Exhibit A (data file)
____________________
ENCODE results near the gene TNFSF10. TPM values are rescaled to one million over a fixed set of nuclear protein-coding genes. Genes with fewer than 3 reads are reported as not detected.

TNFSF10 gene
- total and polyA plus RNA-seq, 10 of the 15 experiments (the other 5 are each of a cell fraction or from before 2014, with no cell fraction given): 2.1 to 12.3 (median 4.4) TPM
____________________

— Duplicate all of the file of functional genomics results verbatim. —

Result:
ENCODE results near the gene TNFSF10. TPM values are rescaled to one million over a fixed set of nuclear protein-coding genes. Genes with fewer than 3 reads are reported as not detected.

TNFSF10 gene
- total and polyA plus RNA-seq, 10 of the 15 experiments (the other 5 are each of a cell fraction or from before 2014, with no cell fraction given): 2.1 to 12.3 (median 4.4) TPM